Founder of social media site buys it back for a bargain
The internet entrepreneur who founded Bebo has paid $1-million to buy back the social networking site five years after selling it to AOL for $850-million.
Michael Birch, who co-founded the site with his wife, Xochi, in 2005, tweeted late on July 1: "We just bought back Bebo for $1-million. Can we actually reinvent it? Who knows, but [it] will be fun trying ..."
Once the darling of younger teenagers in Britain, Bebo reached a peak of 40-million monthly users in 2008 when it was bought by AOL in a deal widely regarded even at the time as significantly overpriced.
By 2010 a lack of strategic leadership on the part of AOL and the rapid growth of Facebook had crippled Bebo, and AOL in effect closed it down, though users could still access the site.
The investment consortium Criterion Capital Partners bought Bebo's assets for between $2.5-million and $10-million in June 2010, later bringing Birch on board as strategic adviser.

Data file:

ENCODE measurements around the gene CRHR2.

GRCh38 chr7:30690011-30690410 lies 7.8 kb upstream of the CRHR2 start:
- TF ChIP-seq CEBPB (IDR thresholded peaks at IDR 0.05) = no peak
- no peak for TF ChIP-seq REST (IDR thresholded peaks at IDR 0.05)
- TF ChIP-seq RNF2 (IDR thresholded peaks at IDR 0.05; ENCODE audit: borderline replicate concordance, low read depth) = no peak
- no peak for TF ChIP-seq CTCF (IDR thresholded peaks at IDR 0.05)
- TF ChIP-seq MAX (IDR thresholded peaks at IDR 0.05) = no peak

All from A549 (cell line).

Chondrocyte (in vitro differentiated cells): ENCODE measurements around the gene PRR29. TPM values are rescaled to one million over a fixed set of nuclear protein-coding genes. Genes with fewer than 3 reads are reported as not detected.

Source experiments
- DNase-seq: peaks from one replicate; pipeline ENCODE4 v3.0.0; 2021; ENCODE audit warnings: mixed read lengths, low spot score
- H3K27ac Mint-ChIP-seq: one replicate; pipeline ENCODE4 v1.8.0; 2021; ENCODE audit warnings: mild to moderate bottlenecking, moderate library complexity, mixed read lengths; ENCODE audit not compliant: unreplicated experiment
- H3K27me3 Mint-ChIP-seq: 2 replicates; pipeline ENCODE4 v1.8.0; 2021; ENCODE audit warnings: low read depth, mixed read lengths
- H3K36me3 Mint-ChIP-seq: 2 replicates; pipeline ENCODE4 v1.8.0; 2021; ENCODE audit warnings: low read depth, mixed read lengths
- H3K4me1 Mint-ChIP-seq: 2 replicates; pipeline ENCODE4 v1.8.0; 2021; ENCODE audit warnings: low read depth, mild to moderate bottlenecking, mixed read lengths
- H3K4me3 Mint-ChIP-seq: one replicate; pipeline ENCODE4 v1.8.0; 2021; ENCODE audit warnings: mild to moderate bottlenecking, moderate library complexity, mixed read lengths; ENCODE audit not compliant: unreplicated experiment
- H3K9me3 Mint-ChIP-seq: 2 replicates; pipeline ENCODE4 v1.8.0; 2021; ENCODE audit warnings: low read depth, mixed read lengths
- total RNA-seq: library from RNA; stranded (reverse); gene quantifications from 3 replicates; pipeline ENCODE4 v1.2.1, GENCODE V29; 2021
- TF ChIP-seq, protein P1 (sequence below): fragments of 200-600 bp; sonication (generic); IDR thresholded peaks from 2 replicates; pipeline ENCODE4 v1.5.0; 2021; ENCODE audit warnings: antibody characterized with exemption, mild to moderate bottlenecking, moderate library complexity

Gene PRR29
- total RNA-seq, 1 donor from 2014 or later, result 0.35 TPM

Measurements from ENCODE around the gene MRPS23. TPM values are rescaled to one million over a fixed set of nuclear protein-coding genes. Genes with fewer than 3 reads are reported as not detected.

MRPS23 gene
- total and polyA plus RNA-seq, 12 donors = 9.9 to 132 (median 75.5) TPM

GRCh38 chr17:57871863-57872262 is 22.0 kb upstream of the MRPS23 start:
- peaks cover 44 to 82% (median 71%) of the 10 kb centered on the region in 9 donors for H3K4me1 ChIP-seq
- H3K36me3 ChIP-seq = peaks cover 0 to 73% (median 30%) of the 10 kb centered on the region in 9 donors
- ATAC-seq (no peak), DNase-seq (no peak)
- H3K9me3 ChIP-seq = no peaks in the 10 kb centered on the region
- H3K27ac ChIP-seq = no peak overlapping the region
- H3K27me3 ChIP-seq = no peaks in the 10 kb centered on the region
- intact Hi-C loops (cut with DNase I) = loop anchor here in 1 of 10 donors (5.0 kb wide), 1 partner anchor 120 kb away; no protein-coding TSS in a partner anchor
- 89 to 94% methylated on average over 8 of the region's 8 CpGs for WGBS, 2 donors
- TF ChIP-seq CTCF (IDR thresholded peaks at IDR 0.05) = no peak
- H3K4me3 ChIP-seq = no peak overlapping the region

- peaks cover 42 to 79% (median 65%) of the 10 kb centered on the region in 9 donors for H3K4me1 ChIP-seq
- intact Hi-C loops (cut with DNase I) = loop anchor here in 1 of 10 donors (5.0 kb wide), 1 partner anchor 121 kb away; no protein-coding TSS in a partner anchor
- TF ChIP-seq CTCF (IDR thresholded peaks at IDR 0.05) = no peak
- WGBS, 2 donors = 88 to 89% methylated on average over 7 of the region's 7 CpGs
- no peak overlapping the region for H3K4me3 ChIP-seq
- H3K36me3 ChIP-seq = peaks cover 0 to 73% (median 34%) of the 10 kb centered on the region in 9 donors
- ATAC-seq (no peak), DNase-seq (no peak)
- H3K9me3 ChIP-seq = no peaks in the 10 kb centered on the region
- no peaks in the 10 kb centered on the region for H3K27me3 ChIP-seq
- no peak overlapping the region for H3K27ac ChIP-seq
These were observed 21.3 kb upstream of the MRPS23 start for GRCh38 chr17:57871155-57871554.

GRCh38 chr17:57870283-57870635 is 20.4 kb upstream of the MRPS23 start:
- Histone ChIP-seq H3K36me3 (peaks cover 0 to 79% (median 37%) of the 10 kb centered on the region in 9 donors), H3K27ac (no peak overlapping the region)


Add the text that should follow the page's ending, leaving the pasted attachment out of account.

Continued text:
Birch is now the sole owner after beating two rival bids in a post-bankruptcy auction. A team of designers and engineers at Birch's San Francisco-based business, Monkey Inferno, are working on redesigning the site.
Excited about the challenge
Shaan Puri, chief executive of Monkey Inferno, said: "We're excited about the ambitious challenge ... and couldn't be happier to announce that the product is in the hands of the founders. We know the odds are stacked against us but we love challenges and the Bebo users deserve better than what they have received in the past few years."
Birch faces a battle to differentiate Bebo from Facebook, which allows users to join from the age of 13. Bebo's core user base was younger teenagers, a notoriously fickle market, as its rival MySpace discovered.
Though MySpace has attempted a slick redesign and refocus on music, teens have also shifted towards apps including Snapchat, which lets users share pictures that self-destruct, and sharing tools such as Vine and Instagram.
Bebo had 420 000 unique visitors in the United Kingdom in May this year, down from 626 000 in May 2012, according to comScore. — © Guardian News & Media 2013